Depending on your driving style, you should see somewhere between 55 and 60 mpg in everyday use from the Yaris Cross. Your final figure will depend on whether you drive mostly in town or on the motorway, because urban driving benefits hybrid systems like this, as it allows for lots of regenerative braking, which in turn means the battery is charged regularly and the electric motor can help out more.

The all-wheel drive model will be a touch less efficient, as that battery has to feed two electric motors rather than just one, but there’s less of a weight penalty than with conventional four-wheel-drive systems, so fuel economy shouldn’t drop too much: 50-55mpg should be easily achievable.

Servicing costs are reasonable at Toyota dealers, too, being slightly pricier than those of Ford or Vauxhall dealers, but lower than you’ll find at upmarket brands such as BMW and Mercedes. One word of caution, though: if you’re planning to have your Yaris Cross serviced at an independent garage, some might be less well versed in its hybrid technology than others, so you might want to shop around.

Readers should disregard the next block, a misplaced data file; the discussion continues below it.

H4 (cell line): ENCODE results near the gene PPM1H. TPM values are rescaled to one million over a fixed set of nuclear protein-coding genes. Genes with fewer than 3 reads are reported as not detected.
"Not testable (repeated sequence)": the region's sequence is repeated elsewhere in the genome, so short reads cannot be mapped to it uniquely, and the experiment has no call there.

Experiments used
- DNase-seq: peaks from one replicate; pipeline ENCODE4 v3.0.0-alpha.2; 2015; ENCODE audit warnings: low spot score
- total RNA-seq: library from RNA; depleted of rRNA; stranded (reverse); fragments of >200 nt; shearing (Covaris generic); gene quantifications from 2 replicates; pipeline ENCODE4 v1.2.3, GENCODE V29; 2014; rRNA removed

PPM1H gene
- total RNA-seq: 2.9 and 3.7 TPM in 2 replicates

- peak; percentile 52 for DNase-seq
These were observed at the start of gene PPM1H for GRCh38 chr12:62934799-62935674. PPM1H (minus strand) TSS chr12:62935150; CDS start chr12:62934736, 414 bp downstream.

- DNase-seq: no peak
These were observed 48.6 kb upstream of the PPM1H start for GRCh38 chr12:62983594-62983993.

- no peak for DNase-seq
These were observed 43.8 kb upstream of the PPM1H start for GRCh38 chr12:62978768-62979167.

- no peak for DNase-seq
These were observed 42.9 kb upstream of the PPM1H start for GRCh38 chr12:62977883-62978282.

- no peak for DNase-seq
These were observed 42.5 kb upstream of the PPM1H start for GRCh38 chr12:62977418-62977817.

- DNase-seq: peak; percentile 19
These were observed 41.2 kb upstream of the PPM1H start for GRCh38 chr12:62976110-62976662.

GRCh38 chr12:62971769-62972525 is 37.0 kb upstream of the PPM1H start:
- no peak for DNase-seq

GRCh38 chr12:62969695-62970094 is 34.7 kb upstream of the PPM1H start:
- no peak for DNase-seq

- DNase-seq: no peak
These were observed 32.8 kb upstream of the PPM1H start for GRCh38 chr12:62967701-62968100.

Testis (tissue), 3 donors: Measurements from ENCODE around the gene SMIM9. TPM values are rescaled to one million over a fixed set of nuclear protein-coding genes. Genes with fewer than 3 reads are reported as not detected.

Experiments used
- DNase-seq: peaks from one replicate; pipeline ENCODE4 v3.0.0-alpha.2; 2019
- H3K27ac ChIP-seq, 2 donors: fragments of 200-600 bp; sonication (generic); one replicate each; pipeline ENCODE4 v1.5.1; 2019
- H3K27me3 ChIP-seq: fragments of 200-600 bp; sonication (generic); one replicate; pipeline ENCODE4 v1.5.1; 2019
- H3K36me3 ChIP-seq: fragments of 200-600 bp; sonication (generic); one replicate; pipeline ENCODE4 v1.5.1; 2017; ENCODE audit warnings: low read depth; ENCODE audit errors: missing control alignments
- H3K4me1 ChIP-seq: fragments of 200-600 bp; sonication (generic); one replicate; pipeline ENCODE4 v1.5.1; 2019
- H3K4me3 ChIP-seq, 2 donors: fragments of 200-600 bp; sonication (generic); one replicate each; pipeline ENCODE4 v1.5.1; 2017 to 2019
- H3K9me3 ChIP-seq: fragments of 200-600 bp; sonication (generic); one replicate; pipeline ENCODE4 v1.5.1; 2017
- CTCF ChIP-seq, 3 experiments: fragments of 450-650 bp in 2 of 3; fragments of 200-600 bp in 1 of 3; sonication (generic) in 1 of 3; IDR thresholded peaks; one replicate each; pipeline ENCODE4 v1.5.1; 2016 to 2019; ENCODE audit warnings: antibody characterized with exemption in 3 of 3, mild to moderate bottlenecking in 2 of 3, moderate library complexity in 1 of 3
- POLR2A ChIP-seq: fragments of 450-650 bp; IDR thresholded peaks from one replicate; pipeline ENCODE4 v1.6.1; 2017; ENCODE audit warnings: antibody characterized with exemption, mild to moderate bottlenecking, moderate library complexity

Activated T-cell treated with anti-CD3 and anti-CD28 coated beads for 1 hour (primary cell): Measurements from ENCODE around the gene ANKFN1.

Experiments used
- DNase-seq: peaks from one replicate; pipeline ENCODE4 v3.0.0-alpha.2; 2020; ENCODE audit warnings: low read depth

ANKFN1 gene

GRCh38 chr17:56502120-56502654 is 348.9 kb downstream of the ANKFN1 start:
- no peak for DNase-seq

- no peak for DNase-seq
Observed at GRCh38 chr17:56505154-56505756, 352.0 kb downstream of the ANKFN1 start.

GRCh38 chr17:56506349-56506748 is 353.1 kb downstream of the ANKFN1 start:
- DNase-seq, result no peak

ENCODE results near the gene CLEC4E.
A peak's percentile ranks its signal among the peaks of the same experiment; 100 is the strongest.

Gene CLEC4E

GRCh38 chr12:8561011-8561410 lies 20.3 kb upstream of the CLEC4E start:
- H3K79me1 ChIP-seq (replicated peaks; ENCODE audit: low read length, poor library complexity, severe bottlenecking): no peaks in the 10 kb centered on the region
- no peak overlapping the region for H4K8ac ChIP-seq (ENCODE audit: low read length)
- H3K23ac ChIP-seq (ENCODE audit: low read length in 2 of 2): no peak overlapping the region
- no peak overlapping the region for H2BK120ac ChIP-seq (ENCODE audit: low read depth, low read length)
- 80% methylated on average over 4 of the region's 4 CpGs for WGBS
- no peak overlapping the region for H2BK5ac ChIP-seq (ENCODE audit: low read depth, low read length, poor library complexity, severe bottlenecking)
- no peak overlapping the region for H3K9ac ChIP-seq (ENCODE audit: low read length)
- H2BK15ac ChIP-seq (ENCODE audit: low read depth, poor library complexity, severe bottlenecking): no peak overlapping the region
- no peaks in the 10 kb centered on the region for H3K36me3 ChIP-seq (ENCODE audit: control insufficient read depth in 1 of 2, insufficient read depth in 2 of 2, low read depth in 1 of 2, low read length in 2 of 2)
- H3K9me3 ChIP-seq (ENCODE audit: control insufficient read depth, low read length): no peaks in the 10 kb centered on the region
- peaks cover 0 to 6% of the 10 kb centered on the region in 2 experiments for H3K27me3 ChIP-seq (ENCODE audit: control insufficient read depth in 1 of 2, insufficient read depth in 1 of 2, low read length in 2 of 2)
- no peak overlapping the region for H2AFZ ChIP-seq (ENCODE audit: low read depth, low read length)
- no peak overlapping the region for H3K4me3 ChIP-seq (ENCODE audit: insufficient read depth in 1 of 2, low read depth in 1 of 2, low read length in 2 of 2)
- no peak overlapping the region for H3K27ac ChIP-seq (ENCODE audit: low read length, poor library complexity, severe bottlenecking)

One thing you won’t have to factor in, however, is the cost of a timing belt change. That’s because the Yaris Cross’s engine uses a metal timing chain that should last the lifetime of the car, instead of a rubber belt that requires changing at great cost every few years.

Reliability

Toyota Yaris Cross (2021-present) Expert Review

Unfortunately, we can’t give you precise reliability information about the Yaris Cross because it’s simply too new, and the same goes for the Yaris on which it’s based, so that isn’t much help, either.

That said, we don’t imagine you’ll have too much to worry about, because Toyota has one of the best reputations for reliability of any car manufacturer. The previous generation of Yaris was the most reliable hybrid car in the latest What Car? Reliability Survey, and Toyota finished equal fifth out of the 31 manufacturers included in the same survey.